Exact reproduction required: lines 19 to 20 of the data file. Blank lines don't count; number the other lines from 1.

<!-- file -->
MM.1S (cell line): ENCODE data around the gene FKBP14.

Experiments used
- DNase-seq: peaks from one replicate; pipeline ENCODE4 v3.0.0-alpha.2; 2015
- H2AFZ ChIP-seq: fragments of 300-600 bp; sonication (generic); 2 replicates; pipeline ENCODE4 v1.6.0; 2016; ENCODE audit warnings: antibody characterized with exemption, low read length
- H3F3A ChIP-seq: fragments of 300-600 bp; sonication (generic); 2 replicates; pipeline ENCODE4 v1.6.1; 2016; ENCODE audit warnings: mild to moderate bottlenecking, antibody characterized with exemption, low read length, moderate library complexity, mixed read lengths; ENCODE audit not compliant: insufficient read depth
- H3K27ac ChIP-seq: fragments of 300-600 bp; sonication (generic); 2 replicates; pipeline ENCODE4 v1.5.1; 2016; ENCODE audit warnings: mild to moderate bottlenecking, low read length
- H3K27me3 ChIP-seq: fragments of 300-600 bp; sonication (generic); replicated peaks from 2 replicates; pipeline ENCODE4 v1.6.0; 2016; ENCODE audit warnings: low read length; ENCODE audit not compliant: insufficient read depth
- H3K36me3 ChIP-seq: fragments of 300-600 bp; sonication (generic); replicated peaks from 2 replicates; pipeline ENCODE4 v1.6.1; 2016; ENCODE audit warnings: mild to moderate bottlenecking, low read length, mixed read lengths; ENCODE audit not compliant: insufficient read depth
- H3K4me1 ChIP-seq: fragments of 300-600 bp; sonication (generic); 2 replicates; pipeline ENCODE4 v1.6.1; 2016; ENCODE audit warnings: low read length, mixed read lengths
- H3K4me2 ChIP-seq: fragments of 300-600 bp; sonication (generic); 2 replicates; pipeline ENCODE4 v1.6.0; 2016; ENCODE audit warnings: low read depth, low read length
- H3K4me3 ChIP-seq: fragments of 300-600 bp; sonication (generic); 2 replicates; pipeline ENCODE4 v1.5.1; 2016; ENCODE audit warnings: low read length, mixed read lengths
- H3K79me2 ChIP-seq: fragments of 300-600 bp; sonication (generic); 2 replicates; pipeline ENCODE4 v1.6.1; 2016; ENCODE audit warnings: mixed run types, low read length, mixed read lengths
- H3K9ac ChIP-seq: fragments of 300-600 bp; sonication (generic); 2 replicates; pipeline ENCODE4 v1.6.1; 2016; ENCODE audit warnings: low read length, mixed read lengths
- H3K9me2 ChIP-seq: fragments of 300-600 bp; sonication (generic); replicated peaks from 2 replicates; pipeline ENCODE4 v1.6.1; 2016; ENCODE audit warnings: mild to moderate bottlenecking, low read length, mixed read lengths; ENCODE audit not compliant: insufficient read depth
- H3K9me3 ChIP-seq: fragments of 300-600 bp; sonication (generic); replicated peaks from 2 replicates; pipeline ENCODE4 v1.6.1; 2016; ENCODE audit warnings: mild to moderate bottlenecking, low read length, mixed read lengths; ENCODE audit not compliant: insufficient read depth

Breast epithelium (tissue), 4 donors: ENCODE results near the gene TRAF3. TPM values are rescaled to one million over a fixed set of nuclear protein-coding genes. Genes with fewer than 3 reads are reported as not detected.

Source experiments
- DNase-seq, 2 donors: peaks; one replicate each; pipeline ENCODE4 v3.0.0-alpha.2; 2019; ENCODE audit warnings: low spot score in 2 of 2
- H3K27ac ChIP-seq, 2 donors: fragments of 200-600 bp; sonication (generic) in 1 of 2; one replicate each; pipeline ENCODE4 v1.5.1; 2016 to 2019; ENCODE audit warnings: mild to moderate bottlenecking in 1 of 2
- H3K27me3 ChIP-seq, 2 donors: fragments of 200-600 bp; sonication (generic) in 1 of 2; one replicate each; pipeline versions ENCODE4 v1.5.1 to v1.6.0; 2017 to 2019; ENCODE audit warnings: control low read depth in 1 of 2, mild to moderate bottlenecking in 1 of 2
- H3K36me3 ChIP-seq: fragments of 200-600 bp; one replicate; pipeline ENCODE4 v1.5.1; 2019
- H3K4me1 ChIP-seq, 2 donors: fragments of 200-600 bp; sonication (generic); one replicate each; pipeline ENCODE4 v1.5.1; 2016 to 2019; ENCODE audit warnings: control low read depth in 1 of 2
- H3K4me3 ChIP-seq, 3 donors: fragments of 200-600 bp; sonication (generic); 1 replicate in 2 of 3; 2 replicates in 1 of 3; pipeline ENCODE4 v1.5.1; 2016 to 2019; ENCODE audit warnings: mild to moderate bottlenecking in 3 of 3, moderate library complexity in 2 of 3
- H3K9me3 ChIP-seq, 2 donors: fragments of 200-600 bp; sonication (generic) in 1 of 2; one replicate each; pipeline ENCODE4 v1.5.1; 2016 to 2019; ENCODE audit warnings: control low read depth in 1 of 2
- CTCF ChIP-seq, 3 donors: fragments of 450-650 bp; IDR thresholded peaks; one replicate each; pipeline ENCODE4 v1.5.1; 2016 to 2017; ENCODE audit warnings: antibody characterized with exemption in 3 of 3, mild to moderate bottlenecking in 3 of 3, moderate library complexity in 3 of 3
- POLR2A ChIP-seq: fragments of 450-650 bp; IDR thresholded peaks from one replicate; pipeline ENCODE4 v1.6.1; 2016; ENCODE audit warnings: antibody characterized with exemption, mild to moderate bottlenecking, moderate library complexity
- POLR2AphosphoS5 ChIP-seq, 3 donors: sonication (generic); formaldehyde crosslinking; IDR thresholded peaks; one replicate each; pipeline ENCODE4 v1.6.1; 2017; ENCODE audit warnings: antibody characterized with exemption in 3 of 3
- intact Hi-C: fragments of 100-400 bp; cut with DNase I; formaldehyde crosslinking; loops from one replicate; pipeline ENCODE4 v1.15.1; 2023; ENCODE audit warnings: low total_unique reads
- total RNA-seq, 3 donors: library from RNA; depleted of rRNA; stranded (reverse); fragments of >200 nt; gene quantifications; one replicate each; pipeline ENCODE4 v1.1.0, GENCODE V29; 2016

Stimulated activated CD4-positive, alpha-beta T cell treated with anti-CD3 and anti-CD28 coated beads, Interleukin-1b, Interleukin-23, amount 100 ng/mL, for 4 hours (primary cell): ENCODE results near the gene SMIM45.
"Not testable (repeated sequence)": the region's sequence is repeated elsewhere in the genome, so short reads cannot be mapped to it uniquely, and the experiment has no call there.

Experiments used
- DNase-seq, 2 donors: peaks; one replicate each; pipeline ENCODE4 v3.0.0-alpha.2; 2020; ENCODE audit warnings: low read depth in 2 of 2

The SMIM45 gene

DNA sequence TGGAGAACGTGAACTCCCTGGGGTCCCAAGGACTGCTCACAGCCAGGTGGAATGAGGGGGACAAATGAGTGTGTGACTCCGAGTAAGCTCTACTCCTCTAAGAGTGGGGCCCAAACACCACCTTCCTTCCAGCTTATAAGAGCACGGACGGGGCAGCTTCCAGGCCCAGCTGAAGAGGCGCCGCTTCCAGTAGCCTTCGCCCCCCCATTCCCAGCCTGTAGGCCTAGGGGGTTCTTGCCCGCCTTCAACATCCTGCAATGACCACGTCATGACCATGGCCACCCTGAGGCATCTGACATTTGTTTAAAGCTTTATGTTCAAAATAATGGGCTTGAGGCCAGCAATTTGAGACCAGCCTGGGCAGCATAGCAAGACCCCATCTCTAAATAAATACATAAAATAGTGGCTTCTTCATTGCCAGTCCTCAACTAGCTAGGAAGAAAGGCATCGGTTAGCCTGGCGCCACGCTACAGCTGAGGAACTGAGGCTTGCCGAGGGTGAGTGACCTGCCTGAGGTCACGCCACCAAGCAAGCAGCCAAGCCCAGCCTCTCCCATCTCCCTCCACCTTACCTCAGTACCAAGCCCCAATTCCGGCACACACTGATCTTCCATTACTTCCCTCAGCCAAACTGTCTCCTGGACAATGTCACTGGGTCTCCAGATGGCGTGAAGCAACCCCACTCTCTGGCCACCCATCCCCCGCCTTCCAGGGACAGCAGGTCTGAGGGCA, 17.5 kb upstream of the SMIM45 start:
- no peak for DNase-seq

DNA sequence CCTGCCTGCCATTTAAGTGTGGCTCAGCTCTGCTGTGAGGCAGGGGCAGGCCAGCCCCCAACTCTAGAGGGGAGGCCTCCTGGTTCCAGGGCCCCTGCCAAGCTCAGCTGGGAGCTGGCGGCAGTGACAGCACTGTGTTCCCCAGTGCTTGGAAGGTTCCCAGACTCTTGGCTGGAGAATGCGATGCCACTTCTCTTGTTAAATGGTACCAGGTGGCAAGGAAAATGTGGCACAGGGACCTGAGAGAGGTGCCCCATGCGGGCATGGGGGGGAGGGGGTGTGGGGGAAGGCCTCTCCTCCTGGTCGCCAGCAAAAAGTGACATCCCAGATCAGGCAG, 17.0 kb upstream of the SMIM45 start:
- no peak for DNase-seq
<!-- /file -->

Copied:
- H3K27ac ChIP-seq, 2 donors: fragments of 200-600 bp; sonication (generic) in 1 of 2; one replicate each; pipeline ENCODE4 v1.5.1; 2016 to 2019; ENCODE audit warnings: mild to moderate bottlenecking in 1 of 2
- H3K27me3 ChIP-seq, 2 donors: fragments of 200-600 bp; sonication (generic) in 1 of 2; one replicate each; pipeline versions ENCODE4 v1.5.1 to v1.6.0; 2017 to 2019; ENCODE audit warnings: control low read depth in 1 of 2, mild to moderate bottlenecking in 1 of 2